One of the most controversial figures of the Spanish Conquest, is Malintzin, also known as La Malinche or Doña Marina.
She was born to a noble family, was enslaved, became an interpreter and confidante to the Spanish explorer and conquistador Hernán Cortés and bore him a son; she also became a great lady with independent authority.
At birth (1) she was named Malinalli (Nahuatl for one of the 20 days of the Mexicatl month, as well as for a kind of grass that can be used to make rope) (2). Later, she was also called Malinalli Tenépal. The Nahuatl word tenépal means “a person who speaks a lot, with enthusiasm and fluency.”
Malinalli was born into the noble family of the Lord of Paynalla province of Coatzacoalcos, in the Veracruz region of southern Mexico (then a “frontier” region between the Aztec Empire and the Maya of the Yucatan). When her father died (it is said that he was killed because he refused to pay tribute to the dominant Aztecs), her mother remarried and gave birth to a son. Although Malinalli was her father’s firstborn and rightful heir, her mother and step-father favored the new baby. So that the baby-boy would inherit, Malinalli’s mother gave her away to the slave-traders and declared that she was dead. She was around 5 or 6 six years old then.
Before she became the property of the Cacique (ruler or chief) of Tabasco, Malinalli traveled in captivity from her native Nahuatl-speaking region to the Maya-speaking areas of Yucatán, where she learned that language.
The life of Malinalli changed completely once she was in the house of the Cacique of Tabasco. Her day started before the sunrise and ended after sunset; while Malinalli served in this house, she learned the Mayan language and the importance to be able to speak other languages. She also learned to serve her masters unconditionally.
One day news arrived to Centla: white and bearded men had gotten to Mayan territory in floating houses. Hernán Cortés had come to the Tabasco coast from Cuba (around the end of 1518), and started exploring the region with his interpreter, Jerónimo de1 Historians have not set a definite date for her birth or death: (Birth: c. 1496, c. 1500 or c. 1505 death: – c. 1529, some sources give 1550) 2 There is a widely-held (thou not firmly substantiated) explanation for her name which starts with the Nahua word “Malinalli”, a bad-luck day-sign whose root meaning has something to do with a kind of grass used to make rope (Nahua men—but less so women—were often named for their day-signs). If true, Mallinalli could be translated as “One Reed”, a reference to the coming of Quetzalcóatl, the mythical Armageddon when Aztec civilization was supposed to end due to his divine wrath.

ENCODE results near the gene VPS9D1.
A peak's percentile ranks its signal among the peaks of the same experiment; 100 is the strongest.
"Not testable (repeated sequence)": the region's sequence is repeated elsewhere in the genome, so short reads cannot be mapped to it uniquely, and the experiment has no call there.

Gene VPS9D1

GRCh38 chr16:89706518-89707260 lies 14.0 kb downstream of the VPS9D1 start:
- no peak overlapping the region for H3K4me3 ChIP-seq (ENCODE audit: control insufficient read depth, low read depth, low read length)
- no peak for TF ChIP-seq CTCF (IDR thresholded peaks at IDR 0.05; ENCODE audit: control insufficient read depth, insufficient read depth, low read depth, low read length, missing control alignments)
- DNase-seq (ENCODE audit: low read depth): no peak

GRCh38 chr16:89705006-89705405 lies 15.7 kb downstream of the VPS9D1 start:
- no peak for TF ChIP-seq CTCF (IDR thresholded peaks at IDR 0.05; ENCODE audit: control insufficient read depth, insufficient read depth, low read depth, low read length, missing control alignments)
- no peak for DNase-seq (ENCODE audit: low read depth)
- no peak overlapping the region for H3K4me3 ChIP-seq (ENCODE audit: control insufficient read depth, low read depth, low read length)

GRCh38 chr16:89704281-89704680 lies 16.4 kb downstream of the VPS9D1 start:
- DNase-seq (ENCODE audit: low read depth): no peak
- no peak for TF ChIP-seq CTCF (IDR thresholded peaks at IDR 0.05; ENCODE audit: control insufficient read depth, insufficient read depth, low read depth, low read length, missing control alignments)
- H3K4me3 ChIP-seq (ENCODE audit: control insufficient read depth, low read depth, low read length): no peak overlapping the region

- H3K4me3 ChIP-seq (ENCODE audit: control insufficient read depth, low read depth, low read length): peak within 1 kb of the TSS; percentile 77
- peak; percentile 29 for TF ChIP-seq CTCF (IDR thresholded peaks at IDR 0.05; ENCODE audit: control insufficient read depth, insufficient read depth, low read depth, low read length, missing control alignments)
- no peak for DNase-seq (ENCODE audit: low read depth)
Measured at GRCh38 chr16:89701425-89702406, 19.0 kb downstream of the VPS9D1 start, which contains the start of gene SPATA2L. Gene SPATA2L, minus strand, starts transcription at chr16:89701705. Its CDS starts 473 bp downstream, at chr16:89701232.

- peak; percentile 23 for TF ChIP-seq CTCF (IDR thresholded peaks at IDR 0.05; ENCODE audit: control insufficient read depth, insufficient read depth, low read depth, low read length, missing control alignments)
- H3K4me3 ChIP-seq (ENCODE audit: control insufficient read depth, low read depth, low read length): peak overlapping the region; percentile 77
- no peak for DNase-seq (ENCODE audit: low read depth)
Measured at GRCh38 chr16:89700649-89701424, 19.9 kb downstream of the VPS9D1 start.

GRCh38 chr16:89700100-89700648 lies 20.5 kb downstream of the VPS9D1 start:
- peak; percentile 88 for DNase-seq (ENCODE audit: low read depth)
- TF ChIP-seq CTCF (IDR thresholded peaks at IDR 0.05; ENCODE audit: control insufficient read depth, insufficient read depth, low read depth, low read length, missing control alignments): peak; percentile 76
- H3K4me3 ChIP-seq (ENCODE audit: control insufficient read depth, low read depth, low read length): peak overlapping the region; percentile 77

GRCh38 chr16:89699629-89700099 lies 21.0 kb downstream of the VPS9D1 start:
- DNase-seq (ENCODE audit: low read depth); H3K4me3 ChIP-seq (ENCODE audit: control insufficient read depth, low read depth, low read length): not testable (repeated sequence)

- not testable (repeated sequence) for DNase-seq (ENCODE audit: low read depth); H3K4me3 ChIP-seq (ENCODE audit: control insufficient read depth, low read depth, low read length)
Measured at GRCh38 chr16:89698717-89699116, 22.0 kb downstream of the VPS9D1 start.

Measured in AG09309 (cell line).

Aguilar, who had learned Maya after being shipwrecked, enslaved by the Yucatecan Mayas for something like 8 years, and later rescued by the Spaniards.
After losing a battle with the Spaniards, the Cacique of Tabasco decided to curry favor with the Spaniards rather than keep fighting them and, as part of the traditional tribute from the looser to the winner, he gave them food, cloth, gold, and slaves, including 20 women. Besides acting as interpreter, Aguilar, who had himself taken holy orders (he was either a deacon or a friar), helped in the conversion of the Mayas.
After teaching them the rudiments of the faith, the women were baptized in March 1519. Maybe because of the resonance of her name, Malinalli… Malina… was called Marina (pertain to the sea). Once baptized (3), Cortés gave the women to his main military staff. Marina first went to Alonso Hernández de Puertocarrero, the most well-born member of the expedition.